Understand the Consequences

But if our young people get their way, if they overthrow all restrictions, and if they get out on their own, they need to realize something. They really are on their own!

If I know the intentions of most parents, it has been their purpose to provide a kind of life that will prepare their children to be on their own and to prosper. Parents lay down rules and regulations so that when their children leave home, they will be prepared morally, spiritually and educationally to meet the challenges of life and be productive. These are the basic reasons for rules in the home. It is inevitable, given the normal course of events, that children leave home. The question is, “Will they be prepared when they leave home?” As parents, we fully agree with our children that, when they leave home, “you are on your own.” In fact, we realize it more fully than our children!

  • You are on your own spiritually. No longer will the parents be held accountable for the actions of the children. For a time when children are young, the Lord holds parents responsible for the teaching and training of their offspring. But a time comes when a child ceases to be the ward of another and becomes an adult in his own right. At that time responsibility for actions ceases to be that of the parent and passes, irrevocably, to the child. Beyond this point you answer to God at the judgment for what you do. Truly you are on your own.
  • You are on your own morally. While you were at home, there were restraining teachings about fornication, drinking, companions, movies, books, magazines, etc. Now that you are “on your own,” there are no restraints. You will be able to do as you please, when you please and where you please. But you will also be accountable for these actions. As Solomon said, “But know thou, that for all these things God will bring thee into judgment” (Ecclesiastes 11:10).

Yes, my friend, you will be on your own, to stand or fall, for good or bad. There will be no one to blame but yourself. Your mistakes will be yours and no guilt can be handed back to your parents any longer.  And there is an additional thought worthy of consideration: when you have children, you will be faced with the same responsibilities your parents had. If you love your children, if you want their life to prosper, if you want them to grow up respecting others and being prepared to face life, you will have to set some rules. And the cycle will have come full circle! You will be the parent and your children will be saying, “Boy, when I leave home and get on my own, I’ll do what I want to do.” And when you hear these words (probably not before then), you will appreciate what your parents went through to raise you. The next time you want “out on your own,” think about it.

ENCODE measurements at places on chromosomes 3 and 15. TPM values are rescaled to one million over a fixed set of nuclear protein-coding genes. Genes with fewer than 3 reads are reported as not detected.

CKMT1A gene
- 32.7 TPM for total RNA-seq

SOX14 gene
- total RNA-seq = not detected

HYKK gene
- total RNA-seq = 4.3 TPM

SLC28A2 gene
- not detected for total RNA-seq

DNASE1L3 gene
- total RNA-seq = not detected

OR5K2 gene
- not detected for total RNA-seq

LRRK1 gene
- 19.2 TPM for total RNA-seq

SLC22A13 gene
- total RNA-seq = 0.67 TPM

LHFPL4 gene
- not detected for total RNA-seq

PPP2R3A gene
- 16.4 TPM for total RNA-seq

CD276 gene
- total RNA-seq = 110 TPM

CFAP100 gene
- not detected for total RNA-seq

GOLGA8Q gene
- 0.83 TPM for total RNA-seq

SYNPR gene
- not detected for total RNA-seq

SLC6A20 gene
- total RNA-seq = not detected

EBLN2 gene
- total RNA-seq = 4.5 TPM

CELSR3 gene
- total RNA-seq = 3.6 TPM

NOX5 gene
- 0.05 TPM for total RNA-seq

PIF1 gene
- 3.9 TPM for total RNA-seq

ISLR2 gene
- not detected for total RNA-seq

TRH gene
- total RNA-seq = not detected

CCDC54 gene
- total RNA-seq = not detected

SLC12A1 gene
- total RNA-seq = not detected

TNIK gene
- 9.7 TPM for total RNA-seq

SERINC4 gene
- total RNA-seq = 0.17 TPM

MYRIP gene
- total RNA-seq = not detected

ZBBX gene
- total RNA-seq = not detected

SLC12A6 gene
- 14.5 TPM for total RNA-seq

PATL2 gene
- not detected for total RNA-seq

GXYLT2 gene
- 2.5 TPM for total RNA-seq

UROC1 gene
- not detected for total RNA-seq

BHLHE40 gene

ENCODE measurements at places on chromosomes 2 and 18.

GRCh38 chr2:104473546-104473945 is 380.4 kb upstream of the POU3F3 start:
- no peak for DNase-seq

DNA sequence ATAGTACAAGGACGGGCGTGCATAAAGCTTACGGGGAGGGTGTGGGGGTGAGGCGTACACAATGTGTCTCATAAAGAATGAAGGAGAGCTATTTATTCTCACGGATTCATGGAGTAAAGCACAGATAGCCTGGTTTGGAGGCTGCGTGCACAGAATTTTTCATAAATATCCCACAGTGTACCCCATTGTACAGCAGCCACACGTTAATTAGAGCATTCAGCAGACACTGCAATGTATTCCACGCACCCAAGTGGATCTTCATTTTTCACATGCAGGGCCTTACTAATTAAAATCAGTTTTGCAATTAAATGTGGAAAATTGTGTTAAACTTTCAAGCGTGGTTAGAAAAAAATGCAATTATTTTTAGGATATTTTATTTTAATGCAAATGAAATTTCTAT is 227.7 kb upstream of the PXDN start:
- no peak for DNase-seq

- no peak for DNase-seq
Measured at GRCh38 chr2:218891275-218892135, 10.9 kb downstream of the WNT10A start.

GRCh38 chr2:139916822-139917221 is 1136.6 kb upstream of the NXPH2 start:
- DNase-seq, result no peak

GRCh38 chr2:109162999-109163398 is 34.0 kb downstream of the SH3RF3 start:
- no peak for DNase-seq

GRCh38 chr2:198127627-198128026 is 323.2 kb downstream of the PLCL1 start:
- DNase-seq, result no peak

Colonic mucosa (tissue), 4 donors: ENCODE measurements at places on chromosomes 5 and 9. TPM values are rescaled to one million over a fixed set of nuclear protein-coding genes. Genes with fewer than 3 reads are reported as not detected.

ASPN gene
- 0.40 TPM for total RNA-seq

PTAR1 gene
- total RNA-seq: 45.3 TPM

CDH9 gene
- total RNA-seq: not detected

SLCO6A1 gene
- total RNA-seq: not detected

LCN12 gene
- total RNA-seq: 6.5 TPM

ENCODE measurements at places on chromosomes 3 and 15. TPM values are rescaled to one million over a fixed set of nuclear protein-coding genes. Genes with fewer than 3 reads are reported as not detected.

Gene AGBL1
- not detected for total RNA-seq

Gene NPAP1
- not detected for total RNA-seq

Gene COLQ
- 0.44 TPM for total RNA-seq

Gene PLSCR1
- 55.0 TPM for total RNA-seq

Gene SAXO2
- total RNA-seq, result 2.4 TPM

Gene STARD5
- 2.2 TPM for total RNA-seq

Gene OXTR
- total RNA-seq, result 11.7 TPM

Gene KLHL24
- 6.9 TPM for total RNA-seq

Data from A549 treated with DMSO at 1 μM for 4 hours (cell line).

Watchman Magazine (Oct 2002)

(Current events in the light of Scripture)


"God's Way to Straighten Me Out"
Joe R. Price

Do you remember the half-clad father and son who ran out onto the baseball field and attacked a first base coach in the middle of a major league baseball game in September?  The assault was captured on video, and we were all “treated” to a disgusting display of  criminal violence against an innocent man.  William Ligue, Jr. has been indicted by a grand jury on three counts of aggravated battery and one count of mob action for the crime; his son pleaded guilty in juvenile court to one charge of aggravated battery and two counts of mob action.

Now, Mr. Ligue, Jr. has given an interview to a Chicago-area newspaper.  In a phone call to the paper he apologized for his conduct.  He expressed regret, admitted having a drug addiction for which he needed help, and said he could not remember much from the episode at the ballpark.

What got our attention is his statement that the incident was “God’s way to straighten me out by putting me here.”  Well, it is indeed God’s way to punish the evildoer (Rom. 13:1-5).  And, it is God’s way which says “the way of the transgressor is hard” (Prov. 13:15).   At the same time, Mr. Ligue, Jr. should understand that God did not make him run out onto that field and start pummeling an innocent man - he chose to do that.  Neither did God make him use drugs – he chose to do that.  While the trouble we get ourselves into can indeed be an occasion for one to turn back to God, rest assured God would prefer that we abstain from sin to begin with (Lk. 15:11-19; Gen. 2:16-17; 3:11).  And, if Ligue does straighten out while in prison it will be because he chooses to work at it – God will not miraculously “straighten (him) out.”  It will take his hard work to reform his character, his temper and his conduct.

Ligue’s sister said he had been in a tailspin since the death of his infant daughter in May.  “I was going through so much stress,” he told the newspaper.  We are sympathetic toward the loss he has suffered.  While it may explain his actions, it does not excuse them.  An angry assault is not effective (nor proper) stress management (Eph. 4:31-32).  We hope he will “straighten himself out” while he still has the chance.  Is there something in your life that you need to straighten out before God?  If so, do it now while you still have the chance (Lk. 13:5; Acts 17:30-31; Heb. 9:27).

Created by Chuck Sibbing.  11/02/2002